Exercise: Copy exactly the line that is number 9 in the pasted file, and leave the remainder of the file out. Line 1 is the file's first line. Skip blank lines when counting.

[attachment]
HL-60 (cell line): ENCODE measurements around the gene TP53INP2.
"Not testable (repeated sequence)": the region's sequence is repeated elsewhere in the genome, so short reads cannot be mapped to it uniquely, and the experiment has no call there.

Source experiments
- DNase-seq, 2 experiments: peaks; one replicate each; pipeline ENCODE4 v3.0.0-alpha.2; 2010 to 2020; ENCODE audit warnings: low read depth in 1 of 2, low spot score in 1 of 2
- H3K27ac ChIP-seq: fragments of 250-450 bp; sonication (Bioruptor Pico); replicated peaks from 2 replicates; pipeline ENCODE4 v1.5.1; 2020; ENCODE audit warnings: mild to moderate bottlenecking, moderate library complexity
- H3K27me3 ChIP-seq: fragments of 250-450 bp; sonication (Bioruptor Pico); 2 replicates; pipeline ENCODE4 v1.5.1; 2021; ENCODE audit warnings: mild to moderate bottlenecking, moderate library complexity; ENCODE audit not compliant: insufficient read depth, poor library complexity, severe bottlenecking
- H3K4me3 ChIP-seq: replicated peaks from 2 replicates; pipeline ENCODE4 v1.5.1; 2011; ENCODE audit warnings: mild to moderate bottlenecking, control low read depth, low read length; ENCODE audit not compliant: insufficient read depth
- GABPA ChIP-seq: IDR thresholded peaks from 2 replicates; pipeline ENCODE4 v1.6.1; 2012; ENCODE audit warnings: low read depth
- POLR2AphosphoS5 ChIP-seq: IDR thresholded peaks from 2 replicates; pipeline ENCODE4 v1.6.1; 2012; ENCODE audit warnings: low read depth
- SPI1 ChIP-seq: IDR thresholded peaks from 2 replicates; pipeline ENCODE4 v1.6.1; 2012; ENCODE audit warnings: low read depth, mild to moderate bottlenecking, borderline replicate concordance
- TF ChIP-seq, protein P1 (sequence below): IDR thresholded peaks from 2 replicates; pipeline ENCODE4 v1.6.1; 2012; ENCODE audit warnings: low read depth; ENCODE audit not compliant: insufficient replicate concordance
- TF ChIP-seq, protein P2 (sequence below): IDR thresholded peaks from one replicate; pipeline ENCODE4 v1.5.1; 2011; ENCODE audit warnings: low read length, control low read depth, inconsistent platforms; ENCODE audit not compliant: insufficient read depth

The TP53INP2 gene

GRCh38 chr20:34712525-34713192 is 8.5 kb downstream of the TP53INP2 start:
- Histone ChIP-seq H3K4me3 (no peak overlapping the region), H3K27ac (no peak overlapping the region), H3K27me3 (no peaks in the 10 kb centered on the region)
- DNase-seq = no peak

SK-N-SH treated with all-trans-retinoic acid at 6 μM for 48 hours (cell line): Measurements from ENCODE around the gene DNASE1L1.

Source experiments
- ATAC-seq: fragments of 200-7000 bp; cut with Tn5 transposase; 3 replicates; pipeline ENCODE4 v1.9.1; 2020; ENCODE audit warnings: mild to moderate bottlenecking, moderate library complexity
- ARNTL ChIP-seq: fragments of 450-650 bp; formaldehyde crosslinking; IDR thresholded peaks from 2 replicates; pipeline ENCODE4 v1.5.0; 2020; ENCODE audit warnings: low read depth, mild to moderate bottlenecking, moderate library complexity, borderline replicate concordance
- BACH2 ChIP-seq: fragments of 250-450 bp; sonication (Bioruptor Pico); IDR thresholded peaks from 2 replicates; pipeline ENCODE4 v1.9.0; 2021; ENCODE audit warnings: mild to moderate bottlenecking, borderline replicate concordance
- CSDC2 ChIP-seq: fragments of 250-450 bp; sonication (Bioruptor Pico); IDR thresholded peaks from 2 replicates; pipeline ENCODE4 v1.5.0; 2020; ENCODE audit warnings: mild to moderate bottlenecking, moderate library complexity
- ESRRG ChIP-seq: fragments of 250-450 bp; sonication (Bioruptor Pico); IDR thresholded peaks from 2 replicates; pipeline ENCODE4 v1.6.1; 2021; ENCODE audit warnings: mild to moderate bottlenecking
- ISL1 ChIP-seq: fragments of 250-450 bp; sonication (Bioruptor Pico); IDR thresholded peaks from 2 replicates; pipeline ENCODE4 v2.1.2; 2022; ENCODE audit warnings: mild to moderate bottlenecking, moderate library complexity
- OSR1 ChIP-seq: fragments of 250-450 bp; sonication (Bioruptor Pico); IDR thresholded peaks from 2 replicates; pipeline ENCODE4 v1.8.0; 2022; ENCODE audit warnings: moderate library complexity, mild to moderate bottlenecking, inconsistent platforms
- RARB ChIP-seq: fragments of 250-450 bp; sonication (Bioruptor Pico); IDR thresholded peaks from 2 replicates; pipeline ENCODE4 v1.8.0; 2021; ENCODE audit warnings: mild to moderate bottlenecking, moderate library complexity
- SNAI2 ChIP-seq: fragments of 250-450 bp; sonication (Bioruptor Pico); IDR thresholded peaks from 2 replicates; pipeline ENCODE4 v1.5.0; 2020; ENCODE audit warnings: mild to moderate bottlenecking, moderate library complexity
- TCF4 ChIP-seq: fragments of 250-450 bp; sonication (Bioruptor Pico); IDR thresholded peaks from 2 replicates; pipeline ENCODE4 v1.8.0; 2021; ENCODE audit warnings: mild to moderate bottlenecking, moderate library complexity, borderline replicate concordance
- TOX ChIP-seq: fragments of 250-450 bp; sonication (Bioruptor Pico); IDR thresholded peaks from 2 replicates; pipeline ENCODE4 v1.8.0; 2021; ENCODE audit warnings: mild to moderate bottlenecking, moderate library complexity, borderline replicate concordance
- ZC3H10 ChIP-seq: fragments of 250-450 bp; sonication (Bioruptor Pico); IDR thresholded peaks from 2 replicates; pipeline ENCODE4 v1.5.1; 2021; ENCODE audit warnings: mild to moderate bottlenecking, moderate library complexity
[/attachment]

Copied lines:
- POLR2AphosphoS5 ChIP-seq: IDR thresholded peaks from 2 replicates; pipeline ENCODE4 v1.6.1; 2012; ENCODE audit warnings: low read depth